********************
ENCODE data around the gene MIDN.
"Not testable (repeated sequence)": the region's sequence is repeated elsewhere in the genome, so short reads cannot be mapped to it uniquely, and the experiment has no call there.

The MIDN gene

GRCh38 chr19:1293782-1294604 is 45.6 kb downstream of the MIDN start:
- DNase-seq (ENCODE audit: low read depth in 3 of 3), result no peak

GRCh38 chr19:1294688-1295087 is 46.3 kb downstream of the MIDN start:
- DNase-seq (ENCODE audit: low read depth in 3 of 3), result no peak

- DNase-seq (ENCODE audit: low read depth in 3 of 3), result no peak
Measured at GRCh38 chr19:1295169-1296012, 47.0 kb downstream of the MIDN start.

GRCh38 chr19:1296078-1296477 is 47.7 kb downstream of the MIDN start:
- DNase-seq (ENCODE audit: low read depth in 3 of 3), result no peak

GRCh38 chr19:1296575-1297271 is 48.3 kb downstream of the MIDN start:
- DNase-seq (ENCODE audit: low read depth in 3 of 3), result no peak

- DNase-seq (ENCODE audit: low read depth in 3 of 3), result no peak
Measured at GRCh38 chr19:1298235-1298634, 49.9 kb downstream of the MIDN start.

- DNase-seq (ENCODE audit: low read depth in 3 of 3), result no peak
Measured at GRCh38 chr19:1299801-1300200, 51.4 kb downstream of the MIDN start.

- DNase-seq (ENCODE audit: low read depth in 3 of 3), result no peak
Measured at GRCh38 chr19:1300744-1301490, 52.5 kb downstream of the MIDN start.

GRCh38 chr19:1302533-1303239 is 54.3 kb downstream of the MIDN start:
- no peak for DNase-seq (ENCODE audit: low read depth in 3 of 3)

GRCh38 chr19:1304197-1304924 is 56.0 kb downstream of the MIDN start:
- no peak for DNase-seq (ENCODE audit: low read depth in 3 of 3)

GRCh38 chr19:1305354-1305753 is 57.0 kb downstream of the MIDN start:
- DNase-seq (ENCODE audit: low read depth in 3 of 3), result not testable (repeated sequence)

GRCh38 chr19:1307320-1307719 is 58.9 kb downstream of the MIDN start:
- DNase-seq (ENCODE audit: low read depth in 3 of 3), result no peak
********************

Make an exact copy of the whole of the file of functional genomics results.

ENCODE data around the gene MIDN.
"Not testable (repeated sequence)": the region's sequence is repeated elsewhere in the genome, so short reads cannot be mapped to it uniquely, and the experiment has no call there.

The MIDN gene

GRCh38 chr19:1293782-1294604 is 45.6 kb downstream of the MIDN start:
- DNase-seq (ENCODE audit: low read depth in 3 of 3), result no peak

GRCh38 chr19:1294688-1295087 is 46.3 kb downstream of the MIDN start:
- DNase-seq (ENCODE audit: low read depth in 3 of 3), result no peak

- DNase-seq (ENCODE audit: low read depth in 3 of 3), result no peak
Measured at GRCh38 chr19:1295169-1296012, 47.0 kb downstream of the MIDN start.

GRCh38 chr19:1296078-1296477 is 47.7 kb downstream of the MIDN start:
- DNase-seq (ENCODE audit: low read depth in 3 of 3), result no peak

GRCh38 chr19:1296575-1297271 is 48.3 kb downstream of the MIDN start:
- DNase-seq (ENCODE audit: low read depth in 3 of 3), result no peak

- DNase-seq (ENCODE audit: low read depth in 3 of 3), result no peak
Measured at GRCh38 chr19:1298235-1298634, 49.9 kb downstream of the MIDN start.

- DNase-seq (ENCODE audit: low read depth in 3 of 3), result no peak
Measured at GRCh38 chr19:1299801-1300200, 51.4 kb downstream of the MIDN start.

- DNase-seq (ENCODE audit: low read depth in 3 of 3), result no peak
Measured at GRCh38 chr19:1300744-1301490, 52.5 kb downstream of the MIDN start.

GRCh38 chr19:1302533-1303239 is 54.3 kb downstream of the MIDN start:
- no peak for DNase-seq (ENCODE audit: low read depth in 3 of 3)

GRCh38 chr19:1304197-1304924 is 56.0 kb downstream of the MIDN start:
- no peak for DNase-seq (ENCODE audit: low read depth in 3 of 3)

GRCh38 chr19:1305354-1305753 is 57.0 kb downstream of the MIDN start:
- DNase-seq (ENCODE audit: low read depth in 3 of 3), result not testable (repeated sequence)

GRCh38 chr19:1307320-1307719 is 58.9 kb downstream of the MIDN start:
- DNase-seq (ENCODE audit: low read depth in 3 of 3), result no peak